Fostering the next generation of open science with R

Karthik Ram (@_inundata)

Supported by:

These data are hard to get to

Open Science

Source: PLOS, 2007

Instructions for preparation of the Biographical Sketch have been revised to rename the "Publications" section to "Products" and amend terminology and instructions accordingly. This change makes clear that products may include, but are not limited to, publications, data sets, software, patents, and copyrights.

Issuance of a new NSF Proposal & Award Policies and Procedures Guide (October 4th)

Why R?

The old way...

Why R?

A better way

glm(y ~ -1 + a + c + z + a:z, data = mydata, maxit = 30)

This is reproducible, repeatable and can serve as a analytic workflow.

Open Science needs open source tools

Source: Revolution Analytics, 2010, Nature editorial, 2012

Open data + code

Source: Wolkovich et al. Global Change Biology, 2012.

Enable access to scientific data repositories, full-text of articles, and science metrics and also facilitate a culture shift in the scientific community.

More info @

Treebase, Fishbase, 
GBIF, Vertnet
Dryad, ITIS
NPN, Taxize

rAltmetric, rEML,

Search full text of 100k+ open access articles - rplos

plot_throughtime(list("reproducible science"), 500)

Accessing data behind papers - dryad

# Get the URL for a data file
dryaddat <- download_url("10255/dryad.1759")

# Get a file given the URL
file <- dryad_getfile(dryaddat)

Mapping biodiversity data - rgbif

distribution <- occurrencelist(sciname = "Danaus plexippus", coordinatestatus = TRUE, maxresults = 1000, latlongdf = TRUE)

Species distribution modeling

World Bank climate knowledge portal rWBclimate

eu_basin <- create_map_df(Eur_basin)
eu_basin_dat <- get_ensemble_temp(Eur_basin, "annualanom", 2080, 2100)

Resolve taxonomic names

splist <- c("Helanthus annuus", "Pinos contorta", "Collomia grandiflorra", "Abies magnificaa",
    "Rosa california", "Datura wrighti", "Mimulus bicolour", "Nicotiana glauca",
    "Maddia sativa", "Bartlettia scapposa")
splist_tnrs <- tnrs(query = splist, getpost = "POST", source_ = "iPlant_TNRS")

Taxize queries 11 different name resolution services

Encylopedia of Life
Taxonomic Name Resolution Service
Integrated Taxonomic Information Service
Global Names Resolver
Global Names Index
IUCN Red List
Theplantlist dot org
Catalogue of Life
Global Invasive Species Database

Measure research impact in real time

Tracking altmetrics - rAltmetric, ALM

## Altmetrics on: "Future impact: Predicting scientific success" with altmetric_id: 942310 published in Nature.
##   provider count
## 1 Facebook     1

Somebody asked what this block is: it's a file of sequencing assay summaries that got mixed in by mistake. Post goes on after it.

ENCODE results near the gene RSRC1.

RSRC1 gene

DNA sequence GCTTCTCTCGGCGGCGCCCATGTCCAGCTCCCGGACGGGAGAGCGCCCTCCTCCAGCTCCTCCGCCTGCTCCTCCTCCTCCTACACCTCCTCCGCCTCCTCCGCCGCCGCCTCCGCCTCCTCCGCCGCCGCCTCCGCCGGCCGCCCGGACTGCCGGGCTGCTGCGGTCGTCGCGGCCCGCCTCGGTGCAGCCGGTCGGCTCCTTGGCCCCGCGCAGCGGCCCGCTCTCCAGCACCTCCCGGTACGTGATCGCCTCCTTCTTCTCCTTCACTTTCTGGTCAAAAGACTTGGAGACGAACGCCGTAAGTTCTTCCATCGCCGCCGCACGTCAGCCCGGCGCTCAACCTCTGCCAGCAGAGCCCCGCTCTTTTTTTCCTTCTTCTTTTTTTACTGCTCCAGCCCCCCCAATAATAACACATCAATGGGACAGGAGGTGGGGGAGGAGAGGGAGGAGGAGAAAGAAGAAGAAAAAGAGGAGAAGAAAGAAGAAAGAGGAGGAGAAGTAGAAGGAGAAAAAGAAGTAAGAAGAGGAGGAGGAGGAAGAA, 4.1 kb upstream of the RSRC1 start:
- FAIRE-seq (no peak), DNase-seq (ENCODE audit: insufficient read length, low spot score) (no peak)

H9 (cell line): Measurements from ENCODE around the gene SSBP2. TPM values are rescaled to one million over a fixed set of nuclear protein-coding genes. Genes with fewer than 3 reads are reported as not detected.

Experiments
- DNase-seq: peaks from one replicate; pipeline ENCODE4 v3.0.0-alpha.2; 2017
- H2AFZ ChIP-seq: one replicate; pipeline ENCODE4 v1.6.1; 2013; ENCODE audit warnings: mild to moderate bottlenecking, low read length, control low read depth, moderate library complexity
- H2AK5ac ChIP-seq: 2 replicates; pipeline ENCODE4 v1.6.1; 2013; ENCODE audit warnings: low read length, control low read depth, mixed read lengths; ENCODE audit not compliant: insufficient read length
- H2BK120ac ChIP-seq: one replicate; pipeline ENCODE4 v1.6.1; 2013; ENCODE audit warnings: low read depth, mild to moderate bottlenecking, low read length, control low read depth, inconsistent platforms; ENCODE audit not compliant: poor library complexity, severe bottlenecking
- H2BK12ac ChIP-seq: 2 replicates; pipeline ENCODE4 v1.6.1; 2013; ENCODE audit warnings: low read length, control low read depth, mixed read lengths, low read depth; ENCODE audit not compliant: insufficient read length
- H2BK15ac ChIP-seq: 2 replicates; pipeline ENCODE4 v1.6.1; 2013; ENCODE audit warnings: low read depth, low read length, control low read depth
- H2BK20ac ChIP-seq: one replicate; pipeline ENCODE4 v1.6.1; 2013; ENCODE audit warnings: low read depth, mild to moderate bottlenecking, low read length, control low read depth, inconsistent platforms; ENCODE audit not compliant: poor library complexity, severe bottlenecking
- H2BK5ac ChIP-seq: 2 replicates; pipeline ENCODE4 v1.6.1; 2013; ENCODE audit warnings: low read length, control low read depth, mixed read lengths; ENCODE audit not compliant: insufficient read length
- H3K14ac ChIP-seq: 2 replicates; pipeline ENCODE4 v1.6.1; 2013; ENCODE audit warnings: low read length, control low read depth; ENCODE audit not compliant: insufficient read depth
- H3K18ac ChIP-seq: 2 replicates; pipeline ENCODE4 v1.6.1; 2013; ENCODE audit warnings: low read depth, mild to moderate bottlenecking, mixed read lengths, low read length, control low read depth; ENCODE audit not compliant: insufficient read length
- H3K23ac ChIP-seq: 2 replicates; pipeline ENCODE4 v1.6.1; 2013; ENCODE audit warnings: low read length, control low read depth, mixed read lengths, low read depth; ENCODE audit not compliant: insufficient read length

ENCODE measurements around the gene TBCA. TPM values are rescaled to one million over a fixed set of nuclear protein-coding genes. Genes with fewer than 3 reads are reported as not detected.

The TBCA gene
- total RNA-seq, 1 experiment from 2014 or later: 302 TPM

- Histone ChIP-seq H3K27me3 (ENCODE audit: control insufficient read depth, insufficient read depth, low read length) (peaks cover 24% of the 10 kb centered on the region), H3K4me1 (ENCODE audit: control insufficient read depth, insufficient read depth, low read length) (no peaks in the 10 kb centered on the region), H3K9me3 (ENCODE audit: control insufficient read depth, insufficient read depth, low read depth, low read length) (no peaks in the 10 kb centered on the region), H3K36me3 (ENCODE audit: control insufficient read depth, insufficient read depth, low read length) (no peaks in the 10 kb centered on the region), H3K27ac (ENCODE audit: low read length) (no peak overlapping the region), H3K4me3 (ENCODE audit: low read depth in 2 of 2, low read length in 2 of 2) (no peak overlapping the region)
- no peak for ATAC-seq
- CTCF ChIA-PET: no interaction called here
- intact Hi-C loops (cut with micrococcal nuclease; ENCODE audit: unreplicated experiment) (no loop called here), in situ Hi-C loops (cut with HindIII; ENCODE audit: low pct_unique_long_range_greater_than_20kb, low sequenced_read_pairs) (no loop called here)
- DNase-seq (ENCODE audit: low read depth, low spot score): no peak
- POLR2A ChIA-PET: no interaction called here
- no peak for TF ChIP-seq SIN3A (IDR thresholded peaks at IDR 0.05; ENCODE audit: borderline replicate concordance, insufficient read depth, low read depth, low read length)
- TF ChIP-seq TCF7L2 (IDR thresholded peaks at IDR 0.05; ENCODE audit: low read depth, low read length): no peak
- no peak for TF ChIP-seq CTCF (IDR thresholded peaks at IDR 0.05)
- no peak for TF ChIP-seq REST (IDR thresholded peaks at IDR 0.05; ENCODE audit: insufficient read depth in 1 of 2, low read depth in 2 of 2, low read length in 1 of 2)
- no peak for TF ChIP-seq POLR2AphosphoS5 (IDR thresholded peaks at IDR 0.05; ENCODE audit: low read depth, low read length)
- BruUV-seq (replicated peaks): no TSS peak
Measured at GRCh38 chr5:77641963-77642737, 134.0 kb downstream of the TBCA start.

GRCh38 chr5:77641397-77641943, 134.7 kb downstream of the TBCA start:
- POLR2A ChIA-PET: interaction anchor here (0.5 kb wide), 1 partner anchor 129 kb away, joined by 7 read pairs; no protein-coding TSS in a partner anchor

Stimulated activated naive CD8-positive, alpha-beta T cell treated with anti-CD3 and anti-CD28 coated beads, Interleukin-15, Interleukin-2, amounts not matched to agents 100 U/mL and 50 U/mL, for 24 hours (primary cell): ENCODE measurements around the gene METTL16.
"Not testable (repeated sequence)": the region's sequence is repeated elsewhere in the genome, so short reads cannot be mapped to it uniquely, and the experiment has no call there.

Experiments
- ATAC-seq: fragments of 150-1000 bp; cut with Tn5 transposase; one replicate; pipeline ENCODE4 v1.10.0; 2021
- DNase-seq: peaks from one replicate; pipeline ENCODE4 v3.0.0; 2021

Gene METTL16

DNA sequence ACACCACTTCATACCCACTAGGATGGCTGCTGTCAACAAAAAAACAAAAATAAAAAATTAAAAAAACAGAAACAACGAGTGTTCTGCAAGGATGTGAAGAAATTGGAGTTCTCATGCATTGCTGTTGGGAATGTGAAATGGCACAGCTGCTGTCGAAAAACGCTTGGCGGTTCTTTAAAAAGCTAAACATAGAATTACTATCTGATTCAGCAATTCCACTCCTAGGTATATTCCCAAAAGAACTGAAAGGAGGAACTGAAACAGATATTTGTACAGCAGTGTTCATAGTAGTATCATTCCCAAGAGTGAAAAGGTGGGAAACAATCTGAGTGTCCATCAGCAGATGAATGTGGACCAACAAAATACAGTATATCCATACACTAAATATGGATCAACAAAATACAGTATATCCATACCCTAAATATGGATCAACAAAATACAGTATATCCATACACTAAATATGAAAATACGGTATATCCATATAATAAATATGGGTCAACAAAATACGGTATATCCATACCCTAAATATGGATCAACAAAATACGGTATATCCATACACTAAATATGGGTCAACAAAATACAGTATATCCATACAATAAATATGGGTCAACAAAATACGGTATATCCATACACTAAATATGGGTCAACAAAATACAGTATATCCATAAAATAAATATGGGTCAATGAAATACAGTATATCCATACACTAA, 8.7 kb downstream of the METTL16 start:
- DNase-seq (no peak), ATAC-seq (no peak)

## 2    Feeds    10
## 3  Google+     1
## 4    Cited   179
## 5   Tweets   159
## 6 Accounts   171

Sharing unpublished data - (figshare)

Using figshare's API it is now possible to share figures, data and any other object generated in R directly to any figshare account.

# uses api keys to login
id <- fs_create()
fs_upload(id, r_objects)

Moving from invidual data sources to data pipelines

Sharing robust data products

EML (Jones et al., 2001) is a comprehensive standard that has been adopted by a sector of the larger international ecological research community.

EML provides a common structure for these resources, to better enable ecologists to document, share, and interpret ecological data

EML standard enables data integration at the machine level (with little or no human intervention).

EML has four general descriptors at the top of the hierarchy. One can choose to describe a dataset, a protocol, a citation, or software.

Without metadata, a data table such as this one is useless.

A table with limited metadata

Valid EML

<?xml version="1.0"?>
<eml:eml xmlns:eml="eml://" xmlns:ds="eml://" xmlns:xs="" xmlns:xsi="" xmlns:stmml="" packageId="reml_3794487.58997023" system="reml">
    <title>reml example</title>
      <electronicMailAddress>[email protected]</electronicMailAddress>

Valid EML

<?xml version="1.0"?>
<eml:eml xmlns:eml="eml://" xmlns:ds="eml://" xmlns:xs="" xmlns:xsi="" xmlns:stmml="" packageId="reml_3794487.58997023" system="reml">
    <title>reml example</title>
      <electronicMailAddress>[email protected]</electronicMailAddress>

Units are well defined


A live demo of rEML

species <- species_codes()
tunas <- grep("Tuna", species$english_name)
who <- c("TUX", "COD", "VET", "NPA")
by_species <- lapply(who, function(x) landings(species = x))
names(by_species) <- who
dat <- melt(by_species, id = c("catch", "year"))
names(dat) <- c("catch", "year", "a3_code")

Full example code

Writing valid EML and uploading to a persistent repo is simple

description <- "Landings data for several species by year, from the OpenFisheries database"

eml_write(dat = dat, meta, title = "Landings Data", description = description,
    creator = "Karthik Ram <[email protected]>", file = "landings.xml")

eml_publish("landings.xml", description = description, categories = "Ecology",
    tags = "fisheries", destination = "figshare", visibility = "public")

Species occurrence data (SPOCC)

Combine various data sources

Live Shiny app

Natively render geojson on GitHub

View on gists

Visualize data with Cartodb

Other data apps

A reproducible workflow in R

Load your own data

load all raw untransformed data.

Acquire additional data from the web

e.g. resolve taxonomic names, acquire additional datasets.

Document everything with metadata

The REML package makes it really easy to add valid EML to your data

Submit to a persistent repository

Share your data by submitting to figshare or one at your institution

Generate interactive maps, viewers.

rNeXML - extensible and verifiable comparitive data

NeXML - extensible and verifiable comparitive data

Upcoming projects


To navigate this presentation, type M to see all slides.
G to go to a specific slide